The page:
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The Poems Of Henry Kendall Part 36

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But beyond the northern skyline, past a wall of steep austere, Lay the land of light and coolness in an April-coloured year!

"Courage, brothers!" cried the leader. "On the slope of yonder peak There are tracts of herb and shadow, and the channels of the creek!"

So they made one last great effort-- haled their beasts through brake and briar, Set their feet on spurs of furnace, grappled spikes and crags of fire, Fought the stubborn mountain forces, smote down naked, natural powers, Till they gazed from thrones of Morning on a sphere of streams and flowers.

Out behind them was the desert, glaring like a sea of brass!

Here before them were the valleys, fair with moonlight-coloured grass!



At their backs were haggard waste-lands, bickering in a wicked blaze!

In their faces beamed the waters, marching down melodious ways!

Touching was the cool, soft lustre over laps of lawn and lea; And majestic was the great road Morning made across the sea.

On the sacred day of Christmas, after seven months of grief, Rested three of six who started, on a bank of moss and leaf-- Rested by a running river, in a hushed, a holy week; And they named the stream that saved them-- named it fitly--"Christmas Creek".

Orara

-- * Orara: A tributary of the river Clarence.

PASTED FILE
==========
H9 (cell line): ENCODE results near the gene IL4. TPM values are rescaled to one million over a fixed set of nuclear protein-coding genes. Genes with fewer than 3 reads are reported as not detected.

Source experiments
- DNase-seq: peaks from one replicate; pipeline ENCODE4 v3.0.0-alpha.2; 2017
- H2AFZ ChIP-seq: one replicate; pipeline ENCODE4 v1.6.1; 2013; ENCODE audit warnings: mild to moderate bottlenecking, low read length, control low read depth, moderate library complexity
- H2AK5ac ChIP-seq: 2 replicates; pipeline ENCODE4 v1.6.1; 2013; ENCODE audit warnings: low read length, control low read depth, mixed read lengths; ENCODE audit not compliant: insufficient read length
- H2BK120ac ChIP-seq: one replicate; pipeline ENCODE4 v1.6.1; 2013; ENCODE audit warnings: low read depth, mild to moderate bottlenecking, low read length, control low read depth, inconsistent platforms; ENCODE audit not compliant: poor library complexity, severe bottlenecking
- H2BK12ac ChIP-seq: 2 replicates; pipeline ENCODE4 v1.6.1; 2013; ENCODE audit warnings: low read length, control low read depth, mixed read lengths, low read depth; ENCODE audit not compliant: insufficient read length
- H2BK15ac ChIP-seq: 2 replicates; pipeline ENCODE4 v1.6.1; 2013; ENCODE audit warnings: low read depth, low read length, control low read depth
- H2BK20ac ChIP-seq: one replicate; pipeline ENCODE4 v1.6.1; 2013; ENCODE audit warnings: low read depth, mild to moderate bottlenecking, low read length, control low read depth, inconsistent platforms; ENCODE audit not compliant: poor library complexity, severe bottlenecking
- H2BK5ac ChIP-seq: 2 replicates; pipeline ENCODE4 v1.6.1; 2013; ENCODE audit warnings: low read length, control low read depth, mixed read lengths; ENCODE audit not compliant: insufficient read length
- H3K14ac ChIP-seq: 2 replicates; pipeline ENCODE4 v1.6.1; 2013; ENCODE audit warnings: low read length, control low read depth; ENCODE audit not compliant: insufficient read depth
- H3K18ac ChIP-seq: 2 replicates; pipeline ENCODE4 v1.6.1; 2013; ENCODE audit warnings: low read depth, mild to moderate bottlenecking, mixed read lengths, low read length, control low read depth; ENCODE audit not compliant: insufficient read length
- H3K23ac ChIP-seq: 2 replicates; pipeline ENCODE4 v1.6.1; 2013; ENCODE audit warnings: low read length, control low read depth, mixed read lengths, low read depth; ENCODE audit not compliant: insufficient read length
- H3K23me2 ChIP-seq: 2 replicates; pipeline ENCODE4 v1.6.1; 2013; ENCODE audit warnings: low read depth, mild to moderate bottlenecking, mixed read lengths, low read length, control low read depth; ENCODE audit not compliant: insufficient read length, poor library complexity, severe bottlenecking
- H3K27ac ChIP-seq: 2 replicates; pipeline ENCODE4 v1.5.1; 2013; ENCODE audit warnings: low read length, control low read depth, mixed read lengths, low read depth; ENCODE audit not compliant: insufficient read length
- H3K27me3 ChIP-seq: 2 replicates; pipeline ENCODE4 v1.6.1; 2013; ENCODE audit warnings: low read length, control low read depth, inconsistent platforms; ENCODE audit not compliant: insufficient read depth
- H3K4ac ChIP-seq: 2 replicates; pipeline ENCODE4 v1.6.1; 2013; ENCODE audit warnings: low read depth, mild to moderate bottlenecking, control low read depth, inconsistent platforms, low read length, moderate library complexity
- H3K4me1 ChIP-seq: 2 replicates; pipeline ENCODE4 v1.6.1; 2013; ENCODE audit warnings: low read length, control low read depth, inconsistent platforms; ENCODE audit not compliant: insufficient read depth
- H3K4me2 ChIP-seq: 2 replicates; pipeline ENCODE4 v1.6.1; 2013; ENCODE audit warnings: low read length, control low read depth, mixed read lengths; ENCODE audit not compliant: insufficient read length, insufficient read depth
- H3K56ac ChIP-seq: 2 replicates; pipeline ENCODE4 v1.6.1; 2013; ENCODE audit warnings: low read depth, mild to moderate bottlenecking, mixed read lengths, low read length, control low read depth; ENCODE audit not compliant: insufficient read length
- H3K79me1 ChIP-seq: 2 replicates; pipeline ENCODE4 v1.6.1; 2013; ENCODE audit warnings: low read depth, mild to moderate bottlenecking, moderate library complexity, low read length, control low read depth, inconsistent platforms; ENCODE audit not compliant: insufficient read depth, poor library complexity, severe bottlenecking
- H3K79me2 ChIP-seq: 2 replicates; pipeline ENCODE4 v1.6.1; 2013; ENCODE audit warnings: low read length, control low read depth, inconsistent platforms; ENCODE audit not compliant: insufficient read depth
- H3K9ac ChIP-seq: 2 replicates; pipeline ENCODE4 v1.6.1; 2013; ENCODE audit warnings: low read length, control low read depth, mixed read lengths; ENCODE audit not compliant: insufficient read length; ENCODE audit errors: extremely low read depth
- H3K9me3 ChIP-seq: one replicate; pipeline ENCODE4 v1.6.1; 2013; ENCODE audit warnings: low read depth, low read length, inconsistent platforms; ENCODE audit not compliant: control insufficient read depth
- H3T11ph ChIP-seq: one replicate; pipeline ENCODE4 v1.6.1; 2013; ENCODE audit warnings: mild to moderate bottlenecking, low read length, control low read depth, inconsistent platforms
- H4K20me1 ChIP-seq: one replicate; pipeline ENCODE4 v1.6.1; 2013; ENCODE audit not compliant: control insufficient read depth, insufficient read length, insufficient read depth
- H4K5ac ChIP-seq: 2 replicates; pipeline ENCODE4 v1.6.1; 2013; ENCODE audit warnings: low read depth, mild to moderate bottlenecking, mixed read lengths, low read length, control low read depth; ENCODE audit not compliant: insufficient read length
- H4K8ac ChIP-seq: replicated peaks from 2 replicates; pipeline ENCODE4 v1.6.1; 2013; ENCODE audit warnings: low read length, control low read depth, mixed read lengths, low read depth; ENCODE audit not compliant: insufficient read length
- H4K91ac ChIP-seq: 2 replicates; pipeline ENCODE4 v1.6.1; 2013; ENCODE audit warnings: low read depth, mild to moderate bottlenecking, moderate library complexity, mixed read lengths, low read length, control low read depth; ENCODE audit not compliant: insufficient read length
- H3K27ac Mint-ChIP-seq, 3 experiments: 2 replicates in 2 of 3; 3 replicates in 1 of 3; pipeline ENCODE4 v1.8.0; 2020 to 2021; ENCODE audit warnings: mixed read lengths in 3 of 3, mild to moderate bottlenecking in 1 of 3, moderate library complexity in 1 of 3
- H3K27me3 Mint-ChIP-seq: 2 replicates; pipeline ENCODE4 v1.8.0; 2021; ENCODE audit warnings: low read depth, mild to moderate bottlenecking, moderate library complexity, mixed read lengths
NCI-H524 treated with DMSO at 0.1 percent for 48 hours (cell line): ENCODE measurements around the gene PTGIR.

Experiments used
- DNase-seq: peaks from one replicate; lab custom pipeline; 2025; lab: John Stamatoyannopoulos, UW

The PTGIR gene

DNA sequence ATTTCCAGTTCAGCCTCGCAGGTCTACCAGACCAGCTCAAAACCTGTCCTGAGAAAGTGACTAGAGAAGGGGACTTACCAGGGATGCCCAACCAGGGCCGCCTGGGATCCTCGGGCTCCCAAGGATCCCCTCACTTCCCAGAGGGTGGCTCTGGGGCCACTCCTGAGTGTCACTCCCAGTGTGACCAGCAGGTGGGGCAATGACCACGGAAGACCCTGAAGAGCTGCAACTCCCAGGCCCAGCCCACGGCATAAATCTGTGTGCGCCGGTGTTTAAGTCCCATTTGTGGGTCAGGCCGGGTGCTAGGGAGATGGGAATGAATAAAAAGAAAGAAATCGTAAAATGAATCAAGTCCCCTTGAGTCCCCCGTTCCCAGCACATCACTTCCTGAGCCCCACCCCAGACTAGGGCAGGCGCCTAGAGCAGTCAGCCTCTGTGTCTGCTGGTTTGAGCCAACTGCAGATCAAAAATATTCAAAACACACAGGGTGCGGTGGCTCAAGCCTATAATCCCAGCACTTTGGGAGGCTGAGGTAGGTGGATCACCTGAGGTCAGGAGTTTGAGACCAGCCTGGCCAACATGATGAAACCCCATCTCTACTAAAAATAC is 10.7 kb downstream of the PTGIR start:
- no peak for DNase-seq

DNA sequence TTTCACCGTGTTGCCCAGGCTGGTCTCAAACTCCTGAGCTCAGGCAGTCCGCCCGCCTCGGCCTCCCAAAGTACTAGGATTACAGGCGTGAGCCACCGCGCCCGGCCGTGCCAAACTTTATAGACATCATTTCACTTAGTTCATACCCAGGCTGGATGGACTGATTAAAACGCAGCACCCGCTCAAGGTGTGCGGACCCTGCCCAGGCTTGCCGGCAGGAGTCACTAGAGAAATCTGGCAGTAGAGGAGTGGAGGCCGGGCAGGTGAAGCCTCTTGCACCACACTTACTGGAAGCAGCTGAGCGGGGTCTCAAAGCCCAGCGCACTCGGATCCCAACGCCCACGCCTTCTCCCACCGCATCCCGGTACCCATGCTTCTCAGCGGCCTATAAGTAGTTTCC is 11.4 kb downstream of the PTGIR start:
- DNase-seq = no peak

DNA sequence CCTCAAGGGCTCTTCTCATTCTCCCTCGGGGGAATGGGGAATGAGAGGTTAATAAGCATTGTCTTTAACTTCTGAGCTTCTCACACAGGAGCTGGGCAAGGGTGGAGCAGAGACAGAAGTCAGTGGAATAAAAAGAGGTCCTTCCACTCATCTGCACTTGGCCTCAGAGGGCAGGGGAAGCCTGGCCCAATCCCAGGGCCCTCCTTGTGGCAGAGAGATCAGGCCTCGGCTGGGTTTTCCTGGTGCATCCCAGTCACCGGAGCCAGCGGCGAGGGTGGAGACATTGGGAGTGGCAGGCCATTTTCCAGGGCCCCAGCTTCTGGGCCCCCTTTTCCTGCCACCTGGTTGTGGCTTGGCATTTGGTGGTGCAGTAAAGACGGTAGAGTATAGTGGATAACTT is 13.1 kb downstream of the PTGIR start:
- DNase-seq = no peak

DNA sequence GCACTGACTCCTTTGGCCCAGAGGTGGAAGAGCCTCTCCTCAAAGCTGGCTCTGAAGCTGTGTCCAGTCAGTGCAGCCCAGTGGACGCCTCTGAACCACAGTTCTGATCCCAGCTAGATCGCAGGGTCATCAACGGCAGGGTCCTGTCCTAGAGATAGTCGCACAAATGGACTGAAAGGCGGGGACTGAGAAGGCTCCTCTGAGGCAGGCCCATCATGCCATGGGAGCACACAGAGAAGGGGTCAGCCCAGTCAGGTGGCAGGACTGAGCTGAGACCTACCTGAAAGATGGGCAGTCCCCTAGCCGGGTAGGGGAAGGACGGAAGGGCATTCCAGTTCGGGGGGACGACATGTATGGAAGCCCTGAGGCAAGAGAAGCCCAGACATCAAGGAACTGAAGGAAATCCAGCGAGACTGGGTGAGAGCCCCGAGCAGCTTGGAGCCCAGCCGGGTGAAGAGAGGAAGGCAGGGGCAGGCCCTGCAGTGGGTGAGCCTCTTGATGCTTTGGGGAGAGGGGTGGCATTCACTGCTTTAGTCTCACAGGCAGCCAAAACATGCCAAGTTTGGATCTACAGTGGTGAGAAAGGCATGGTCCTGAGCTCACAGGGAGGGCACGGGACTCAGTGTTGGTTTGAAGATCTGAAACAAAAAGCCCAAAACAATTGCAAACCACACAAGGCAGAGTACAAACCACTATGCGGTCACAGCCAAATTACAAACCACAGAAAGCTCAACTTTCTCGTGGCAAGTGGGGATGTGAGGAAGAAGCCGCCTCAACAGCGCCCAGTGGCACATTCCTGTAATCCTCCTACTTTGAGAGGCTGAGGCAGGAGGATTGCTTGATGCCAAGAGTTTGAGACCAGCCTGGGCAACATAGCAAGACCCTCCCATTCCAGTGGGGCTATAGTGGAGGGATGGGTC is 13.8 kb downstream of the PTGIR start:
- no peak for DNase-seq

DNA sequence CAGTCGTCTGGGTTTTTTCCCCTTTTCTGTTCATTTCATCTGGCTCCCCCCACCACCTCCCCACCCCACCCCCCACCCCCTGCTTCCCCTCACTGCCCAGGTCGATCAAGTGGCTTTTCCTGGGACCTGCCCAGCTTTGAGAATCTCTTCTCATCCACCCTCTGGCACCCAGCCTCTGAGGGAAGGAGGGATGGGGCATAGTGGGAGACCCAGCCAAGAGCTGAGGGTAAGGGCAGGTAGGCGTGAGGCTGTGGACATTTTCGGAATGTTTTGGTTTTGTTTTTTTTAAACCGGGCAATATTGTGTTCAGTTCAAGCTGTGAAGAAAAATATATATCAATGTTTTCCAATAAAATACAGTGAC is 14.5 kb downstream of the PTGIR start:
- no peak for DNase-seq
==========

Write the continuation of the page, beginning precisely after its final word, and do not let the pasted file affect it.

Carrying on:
The strong sob of the chafing stream That seaward fights its way Down crags of glitter, dells of gleam, Is in the hills to-day.

But far and faint, a grey-winged form Hangs where the wild lights wane-- The phantom of a bygone storm, A ghost of wind and rain.

The soft white feet of afternoon Are on the shining meads, The breeze is as a pleasant tune Amongst the happy reeds.

The fierce, disastrous, flying fire, That made the great caves ring, And scarred the slope, and broke the spire, Is a forgotten thing.

The air is full of mellow sounds, The wet hill-heads are bright, And down the fall of fragrant grounds, The deep ways flame with light.

A rose-red space of stream I see, Past banks of tender fern; A radiant brook, unknown to me Beyond its upper turn.

The singing, silver life I hear, Whose home is in the green, Far-folded woods of fountains clear, Where I have never been.

Ah, brook above the upper bend, I often long to stand Where you in soft, cool shades descend From the untrodden land!

Ah, folded woods, that hide the grace Of moss and torrents strong, I often wish to know the face Of that which sings your song!